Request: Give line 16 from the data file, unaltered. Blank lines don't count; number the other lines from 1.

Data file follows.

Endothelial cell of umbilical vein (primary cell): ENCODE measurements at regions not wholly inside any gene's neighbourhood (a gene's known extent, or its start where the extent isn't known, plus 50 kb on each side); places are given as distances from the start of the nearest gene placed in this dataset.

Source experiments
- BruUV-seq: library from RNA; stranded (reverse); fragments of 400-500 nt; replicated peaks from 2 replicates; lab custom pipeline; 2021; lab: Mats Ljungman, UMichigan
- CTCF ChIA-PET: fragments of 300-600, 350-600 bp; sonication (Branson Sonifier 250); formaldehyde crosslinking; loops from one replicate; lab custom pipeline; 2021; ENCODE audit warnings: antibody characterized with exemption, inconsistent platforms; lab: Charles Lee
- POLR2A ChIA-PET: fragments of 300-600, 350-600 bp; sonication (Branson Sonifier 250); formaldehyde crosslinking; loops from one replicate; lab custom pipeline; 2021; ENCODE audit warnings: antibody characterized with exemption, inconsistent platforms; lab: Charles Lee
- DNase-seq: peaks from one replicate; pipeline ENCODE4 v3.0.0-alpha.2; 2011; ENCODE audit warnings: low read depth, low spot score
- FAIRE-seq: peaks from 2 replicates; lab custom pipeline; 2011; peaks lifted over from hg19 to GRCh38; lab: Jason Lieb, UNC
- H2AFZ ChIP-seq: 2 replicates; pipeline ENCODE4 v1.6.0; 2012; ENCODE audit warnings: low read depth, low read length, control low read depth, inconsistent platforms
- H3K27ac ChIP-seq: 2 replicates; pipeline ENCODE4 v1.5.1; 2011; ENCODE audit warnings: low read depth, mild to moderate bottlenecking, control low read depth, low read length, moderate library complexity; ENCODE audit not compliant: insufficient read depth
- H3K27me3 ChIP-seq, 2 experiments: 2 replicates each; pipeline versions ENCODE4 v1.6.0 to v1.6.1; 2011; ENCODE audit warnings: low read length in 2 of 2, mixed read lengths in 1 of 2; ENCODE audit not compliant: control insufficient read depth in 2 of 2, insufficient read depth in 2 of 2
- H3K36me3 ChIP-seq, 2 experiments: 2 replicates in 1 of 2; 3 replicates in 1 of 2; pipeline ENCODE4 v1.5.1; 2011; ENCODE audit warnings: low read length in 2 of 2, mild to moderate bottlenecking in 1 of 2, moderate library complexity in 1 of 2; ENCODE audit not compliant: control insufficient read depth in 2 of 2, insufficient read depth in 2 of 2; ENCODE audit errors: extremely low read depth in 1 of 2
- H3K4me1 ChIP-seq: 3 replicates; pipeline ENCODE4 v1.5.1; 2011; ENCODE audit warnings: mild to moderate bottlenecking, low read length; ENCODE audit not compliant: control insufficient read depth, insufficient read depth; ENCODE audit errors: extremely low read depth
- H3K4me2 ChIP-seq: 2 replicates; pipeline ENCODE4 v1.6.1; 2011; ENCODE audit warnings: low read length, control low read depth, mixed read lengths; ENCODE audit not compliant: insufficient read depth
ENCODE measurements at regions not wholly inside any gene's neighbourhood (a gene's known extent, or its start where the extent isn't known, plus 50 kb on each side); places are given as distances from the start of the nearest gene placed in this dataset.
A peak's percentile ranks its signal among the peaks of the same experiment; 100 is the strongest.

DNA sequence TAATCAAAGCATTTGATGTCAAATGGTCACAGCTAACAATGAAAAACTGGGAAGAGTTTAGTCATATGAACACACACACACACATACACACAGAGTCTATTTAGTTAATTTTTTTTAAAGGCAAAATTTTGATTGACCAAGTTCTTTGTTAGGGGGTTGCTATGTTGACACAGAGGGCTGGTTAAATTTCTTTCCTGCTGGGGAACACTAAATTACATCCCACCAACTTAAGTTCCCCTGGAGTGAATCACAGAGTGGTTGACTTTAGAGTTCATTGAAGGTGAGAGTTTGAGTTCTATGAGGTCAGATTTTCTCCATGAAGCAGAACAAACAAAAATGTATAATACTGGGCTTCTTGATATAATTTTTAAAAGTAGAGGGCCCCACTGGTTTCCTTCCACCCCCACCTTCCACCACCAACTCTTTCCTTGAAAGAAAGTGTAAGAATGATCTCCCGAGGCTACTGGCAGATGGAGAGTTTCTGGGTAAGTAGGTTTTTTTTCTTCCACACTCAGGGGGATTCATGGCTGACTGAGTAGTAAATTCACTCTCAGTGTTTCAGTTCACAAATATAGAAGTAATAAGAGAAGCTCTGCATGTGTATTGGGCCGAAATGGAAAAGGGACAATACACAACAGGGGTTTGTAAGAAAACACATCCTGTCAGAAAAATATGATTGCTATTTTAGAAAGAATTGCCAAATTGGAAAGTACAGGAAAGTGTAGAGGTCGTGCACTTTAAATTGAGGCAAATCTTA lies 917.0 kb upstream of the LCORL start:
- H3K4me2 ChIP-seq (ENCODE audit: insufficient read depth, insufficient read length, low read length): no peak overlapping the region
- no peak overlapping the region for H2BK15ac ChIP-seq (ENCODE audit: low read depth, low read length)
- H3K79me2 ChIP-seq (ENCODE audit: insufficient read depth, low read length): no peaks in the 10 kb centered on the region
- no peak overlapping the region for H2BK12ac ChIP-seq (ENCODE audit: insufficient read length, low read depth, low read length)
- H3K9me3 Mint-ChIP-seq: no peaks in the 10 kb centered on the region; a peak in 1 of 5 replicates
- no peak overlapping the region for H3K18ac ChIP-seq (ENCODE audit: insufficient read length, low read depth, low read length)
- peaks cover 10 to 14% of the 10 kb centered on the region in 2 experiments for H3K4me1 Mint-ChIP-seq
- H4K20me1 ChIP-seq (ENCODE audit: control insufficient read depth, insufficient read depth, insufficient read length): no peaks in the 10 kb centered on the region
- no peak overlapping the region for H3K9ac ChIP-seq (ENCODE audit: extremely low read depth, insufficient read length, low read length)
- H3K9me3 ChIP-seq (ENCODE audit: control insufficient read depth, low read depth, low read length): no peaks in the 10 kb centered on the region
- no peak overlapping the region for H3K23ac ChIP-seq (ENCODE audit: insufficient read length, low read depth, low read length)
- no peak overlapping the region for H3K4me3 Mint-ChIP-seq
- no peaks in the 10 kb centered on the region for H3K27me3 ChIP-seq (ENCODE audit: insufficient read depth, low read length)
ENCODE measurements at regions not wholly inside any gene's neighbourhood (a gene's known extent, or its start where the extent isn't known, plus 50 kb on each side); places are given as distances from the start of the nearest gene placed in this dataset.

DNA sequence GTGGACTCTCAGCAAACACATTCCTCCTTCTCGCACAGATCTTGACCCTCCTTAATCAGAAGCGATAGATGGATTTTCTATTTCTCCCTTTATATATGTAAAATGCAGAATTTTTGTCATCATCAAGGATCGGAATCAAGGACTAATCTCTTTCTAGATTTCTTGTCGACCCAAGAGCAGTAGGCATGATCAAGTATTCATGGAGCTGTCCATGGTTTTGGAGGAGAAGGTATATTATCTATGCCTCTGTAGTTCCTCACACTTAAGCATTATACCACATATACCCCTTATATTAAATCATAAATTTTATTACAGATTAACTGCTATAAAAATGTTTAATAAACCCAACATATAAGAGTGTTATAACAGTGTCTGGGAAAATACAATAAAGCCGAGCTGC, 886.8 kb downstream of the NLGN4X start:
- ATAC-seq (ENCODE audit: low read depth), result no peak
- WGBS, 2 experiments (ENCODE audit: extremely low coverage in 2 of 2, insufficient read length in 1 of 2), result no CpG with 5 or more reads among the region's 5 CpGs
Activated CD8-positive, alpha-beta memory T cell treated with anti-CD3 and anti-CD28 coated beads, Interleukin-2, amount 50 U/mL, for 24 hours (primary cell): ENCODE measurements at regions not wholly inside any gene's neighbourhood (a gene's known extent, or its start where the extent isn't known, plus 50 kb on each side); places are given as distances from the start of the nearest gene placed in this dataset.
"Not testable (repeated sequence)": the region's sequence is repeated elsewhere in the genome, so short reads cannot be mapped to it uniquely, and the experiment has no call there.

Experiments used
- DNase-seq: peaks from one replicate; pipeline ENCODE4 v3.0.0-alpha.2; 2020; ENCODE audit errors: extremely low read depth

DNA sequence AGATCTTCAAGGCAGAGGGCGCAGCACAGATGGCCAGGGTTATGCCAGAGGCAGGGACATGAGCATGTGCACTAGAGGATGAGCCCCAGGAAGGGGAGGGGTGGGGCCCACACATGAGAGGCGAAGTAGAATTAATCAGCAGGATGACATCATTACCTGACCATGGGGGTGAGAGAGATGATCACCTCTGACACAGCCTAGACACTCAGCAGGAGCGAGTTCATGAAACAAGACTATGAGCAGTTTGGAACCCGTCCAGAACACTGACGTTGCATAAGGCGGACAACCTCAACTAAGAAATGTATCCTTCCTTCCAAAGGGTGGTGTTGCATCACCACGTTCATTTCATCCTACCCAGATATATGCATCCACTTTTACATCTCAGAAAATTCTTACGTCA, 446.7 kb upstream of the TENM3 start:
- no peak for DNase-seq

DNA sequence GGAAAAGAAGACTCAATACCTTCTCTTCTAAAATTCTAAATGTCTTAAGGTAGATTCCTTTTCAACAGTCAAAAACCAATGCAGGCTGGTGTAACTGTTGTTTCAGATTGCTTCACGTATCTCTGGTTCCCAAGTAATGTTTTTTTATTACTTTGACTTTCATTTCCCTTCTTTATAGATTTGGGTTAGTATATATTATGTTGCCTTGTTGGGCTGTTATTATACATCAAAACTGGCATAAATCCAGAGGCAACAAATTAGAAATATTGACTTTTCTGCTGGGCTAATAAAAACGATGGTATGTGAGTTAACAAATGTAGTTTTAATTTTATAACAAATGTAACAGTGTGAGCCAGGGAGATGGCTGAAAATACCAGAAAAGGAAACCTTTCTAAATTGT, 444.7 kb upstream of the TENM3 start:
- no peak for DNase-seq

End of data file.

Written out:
DNA sequence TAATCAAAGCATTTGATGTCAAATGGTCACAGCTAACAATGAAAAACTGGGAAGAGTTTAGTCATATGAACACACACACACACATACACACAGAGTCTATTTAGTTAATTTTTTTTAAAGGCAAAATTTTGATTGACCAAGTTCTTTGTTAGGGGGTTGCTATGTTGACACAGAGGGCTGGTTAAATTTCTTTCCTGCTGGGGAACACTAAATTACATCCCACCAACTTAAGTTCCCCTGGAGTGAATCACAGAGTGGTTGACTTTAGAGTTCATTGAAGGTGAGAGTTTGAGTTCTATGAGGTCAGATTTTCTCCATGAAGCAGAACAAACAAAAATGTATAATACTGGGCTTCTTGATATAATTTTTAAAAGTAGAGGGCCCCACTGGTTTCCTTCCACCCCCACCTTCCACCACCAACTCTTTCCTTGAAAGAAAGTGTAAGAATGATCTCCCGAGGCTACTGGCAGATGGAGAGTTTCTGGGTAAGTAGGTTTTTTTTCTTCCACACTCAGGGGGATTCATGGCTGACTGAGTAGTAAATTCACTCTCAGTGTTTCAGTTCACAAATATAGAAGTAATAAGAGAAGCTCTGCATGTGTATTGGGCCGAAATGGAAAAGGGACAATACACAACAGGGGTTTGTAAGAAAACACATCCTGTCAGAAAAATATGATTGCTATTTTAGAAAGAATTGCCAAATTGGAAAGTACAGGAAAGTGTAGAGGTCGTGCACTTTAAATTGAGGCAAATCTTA lies 917.0 kb upstream of the LCORL start: